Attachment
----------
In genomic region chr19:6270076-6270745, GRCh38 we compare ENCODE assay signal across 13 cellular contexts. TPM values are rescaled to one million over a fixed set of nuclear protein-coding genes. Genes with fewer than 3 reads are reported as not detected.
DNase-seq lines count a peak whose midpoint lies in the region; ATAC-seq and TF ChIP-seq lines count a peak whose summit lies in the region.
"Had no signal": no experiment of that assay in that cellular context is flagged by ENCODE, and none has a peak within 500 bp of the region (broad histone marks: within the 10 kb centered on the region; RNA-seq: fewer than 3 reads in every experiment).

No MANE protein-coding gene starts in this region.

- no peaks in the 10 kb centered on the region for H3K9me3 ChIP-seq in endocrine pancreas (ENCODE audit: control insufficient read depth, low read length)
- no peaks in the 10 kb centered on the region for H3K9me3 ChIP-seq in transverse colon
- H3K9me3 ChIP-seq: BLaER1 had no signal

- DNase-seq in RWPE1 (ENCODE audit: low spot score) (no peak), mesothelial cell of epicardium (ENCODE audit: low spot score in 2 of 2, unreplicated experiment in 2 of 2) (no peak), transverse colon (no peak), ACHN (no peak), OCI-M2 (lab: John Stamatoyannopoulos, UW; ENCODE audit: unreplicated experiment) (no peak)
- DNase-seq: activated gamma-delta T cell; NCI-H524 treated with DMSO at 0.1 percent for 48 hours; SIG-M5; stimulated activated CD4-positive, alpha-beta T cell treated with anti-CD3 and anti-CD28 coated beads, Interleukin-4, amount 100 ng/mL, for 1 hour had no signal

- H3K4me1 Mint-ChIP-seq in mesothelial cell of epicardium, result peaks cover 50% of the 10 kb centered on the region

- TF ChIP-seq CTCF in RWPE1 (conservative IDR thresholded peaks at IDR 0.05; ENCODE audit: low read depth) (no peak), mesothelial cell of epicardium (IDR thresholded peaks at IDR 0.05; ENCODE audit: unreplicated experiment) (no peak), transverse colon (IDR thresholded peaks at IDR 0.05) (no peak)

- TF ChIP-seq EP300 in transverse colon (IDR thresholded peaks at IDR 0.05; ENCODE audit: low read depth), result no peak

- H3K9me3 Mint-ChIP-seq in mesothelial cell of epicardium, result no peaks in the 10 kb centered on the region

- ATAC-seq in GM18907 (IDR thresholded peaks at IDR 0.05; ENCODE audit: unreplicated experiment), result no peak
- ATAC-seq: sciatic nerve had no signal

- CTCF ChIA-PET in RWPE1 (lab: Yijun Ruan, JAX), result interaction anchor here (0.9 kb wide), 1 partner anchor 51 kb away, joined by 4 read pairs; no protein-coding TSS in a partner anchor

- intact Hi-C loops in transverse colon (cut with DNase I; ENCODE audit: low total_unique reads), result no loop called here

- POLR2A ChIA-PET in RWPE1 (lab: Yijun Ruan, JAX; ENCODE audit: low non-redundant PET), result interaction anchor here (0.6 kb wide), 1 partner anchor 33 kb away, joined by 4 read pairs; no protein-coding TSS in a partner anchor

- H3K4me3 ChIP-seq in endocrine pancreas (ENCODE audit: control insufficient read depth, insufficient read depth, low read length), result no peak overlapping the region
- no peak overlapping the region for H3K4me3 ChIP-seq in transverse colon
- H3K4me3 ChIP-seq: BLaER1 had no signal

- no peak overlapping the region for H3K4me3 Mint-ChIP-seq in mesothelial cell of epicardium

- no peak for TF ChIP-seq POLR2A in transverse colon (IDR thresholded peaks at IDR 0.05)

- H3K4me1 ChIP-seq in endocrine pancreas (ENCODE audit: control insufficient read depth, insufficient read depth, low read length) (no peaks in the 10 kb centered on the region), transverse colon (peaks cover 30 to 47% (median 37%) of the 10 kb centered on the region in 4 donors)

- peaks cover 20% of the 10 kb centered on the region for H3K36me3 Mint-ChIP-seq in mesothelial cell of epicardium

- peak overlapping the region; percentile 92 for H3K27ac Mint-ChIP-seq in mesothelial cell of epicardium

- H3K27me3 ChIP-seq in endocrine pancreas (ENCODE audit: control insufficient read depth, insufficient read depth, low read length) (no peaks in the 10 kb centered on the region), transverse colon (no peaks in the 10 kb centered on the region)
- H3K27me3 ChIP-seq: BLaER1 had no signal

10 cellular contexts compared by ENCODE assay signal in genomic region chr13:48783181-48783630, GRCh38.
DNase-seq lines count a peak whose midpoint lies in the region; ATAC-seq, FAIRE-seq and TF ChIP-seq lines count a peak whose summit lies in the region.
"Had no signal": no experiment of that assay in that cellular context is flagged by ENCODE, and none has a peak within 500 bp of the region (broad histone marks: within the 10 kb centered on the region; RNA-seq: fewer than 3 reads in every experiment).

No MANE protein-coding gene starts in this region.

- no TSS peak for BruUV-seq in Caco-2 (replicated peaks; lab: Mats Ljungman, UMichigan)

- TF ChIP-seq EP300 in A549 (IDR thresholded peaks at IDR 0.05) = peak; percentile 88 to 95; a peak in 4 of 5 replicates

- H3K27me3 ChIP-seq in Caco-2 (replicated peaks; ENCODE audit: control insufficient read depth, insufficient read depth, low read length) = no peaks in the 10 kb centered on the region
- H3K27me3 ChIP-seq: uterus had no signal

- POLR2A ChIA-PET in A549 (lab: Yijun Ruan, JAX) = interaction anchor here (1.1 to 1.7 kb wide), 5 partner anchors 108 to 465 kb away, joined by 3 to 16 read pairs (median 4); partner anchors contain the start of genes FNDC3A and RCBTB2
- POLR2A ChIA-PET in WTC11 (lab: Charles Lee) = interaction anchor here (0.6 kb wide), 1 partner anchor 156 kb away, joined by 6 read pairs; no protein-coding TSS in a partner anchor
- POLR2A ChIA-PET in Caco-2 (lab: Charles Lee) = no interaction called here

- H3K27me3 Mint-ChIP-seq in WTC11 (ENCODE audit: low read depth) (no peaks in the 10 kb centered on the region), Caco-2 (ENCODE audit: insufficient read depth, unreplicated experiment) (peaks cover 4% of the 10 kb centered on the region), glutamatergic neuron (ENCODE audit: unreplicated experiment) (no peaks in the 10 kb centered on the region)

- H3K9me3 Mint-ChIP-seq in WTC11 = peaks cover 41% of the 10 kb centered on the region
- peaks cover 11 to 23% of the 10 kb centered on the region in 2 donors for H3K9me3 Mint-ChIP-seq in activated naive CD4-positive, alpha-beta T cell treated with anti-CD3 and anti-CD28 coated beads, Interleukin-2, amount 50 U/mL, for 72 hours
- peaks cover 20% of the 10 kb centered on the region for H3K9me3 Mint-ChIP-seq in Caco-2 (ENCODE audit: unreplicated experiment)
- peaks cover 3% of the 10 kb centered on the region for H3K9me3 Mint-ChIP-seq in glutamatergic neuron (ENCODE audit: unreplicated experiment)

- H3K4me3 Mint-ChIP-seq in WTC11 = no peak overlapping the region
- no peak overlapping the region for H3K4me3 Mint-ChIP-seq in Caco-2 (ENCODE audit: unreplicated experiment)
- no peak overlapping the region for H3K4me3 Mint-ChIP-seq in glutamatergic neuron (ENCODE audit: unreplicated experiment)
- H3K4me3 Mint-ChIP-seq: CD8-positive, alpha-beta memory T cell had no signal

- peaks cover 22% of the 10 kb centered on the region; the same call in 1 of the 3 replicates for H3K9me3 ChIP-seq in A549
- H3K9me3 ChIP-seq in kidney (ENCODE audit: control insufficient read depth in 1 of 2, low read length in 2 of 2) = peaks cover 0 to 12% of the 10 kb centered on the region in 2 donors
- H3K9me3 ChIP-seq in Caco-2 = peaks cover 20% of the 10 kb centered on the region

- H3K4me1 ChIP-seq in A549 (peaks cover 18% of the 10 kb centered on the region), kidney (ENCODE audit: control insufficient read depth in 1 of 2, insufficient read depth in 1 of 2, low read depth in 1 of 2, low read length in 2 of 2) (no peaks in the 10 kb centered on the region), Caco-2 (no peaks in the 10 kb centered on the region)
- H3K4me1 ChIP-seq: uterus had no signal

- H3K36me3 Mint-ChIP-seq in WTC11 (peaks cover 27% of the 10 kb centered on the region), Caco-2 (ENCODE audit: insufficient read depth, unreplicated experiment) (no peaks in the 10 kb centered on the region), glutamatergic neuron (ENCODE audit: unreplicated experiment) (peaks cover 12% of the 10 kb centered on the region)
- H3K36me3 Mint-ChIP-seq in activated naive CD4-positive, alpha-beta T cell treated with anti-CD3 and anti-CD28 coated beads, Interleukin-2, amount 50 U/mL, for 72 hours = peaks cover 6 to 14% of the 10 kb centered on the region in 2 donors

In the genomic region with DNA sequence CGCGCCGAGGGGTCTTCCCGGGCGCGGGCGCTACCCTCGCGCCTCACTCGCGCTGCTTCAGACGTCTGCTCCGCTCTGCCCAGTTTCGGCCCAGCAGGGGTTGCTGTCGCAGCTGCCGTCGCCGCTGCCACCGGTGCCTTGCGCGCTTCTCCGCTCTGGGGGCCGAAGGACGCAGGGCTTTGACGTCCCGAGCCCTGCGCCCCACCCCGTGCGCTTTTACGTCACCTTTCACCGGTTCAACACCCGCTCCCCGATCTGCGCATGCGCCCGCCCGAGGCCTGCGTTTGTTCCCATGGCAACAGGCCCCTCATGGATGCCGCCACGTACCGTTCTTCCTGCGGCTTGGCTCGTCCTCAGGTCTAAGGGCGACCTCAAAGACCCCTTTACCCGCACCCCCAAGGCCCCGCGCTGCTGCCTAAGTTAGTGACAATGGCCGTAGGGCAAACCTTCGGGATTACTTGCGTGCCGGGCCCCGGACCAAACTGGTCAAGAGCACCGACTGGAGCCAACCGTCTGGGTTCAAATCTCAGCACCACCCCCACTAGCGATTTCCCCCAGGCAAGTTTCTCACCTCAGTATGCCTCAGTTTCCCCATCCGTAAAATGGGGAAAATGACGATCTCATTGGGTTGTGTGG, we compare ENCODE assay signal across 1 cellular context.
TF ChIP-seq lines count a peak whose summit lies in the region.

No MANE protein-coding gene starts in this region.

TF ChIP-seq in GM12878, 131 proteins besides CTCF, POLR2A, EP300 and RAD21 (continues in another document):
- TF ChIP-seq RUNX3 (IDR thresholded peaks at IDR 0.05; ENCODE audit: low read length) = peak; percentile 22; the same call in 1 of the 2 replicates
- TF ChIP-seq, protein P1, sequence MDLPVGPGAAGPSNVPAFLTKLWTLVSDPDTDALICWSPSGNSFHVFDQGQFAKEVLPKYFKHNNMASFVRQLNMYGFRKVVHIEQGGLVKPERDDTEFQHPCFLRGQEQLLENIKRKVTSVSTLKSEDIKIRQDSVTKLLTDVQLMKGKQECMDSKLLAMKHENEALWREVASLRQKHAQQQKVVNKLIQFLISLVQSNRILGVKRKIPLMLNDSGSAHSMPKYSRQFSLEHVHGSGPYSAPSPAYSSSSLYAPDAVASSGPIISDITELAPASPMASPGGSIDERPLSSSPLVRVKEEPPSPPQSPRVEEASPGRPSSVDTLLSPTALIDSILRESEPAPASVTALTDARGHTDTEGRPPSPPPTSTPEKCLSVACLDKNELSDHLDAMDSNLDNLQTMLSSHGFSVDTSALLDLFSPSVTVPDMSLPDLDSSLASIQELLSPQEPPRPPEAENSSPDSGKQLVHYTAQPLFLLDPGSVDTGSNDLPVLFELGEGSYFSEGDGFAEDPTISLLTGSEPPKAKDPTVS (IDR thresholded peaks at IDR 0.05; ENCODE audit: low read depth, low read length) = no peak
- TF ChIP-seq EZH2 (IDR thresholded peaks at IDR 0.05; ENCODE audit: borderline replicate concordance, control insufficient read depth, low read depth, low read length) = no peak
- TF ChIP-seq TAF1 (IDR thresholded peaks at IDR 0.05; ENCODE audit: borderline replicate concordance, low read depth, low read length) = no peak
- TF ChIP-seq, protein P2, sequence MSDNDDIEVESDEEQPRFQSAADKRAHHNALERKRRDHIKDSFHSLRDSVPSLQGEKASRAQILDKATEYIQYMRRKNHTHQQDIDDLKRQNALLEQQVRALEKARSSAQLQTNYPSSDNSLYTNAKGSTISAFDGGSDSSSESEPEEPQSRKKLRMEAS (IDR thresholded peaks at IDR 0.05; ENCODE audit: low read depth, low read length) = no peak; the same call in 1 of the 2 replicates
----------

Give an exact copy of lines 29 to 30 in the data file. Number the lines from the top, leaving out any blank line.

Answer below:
10 cellular contexts compared by ENCODE assay signal in genomic region chr13:48783181-48783630, GRCh38.
DNase-seq lines count a peak whose midpoint lies in the region; ATAC-seq, FAIRE-seq and TF ChIP-seq lines count a peak whose summit lies in the region.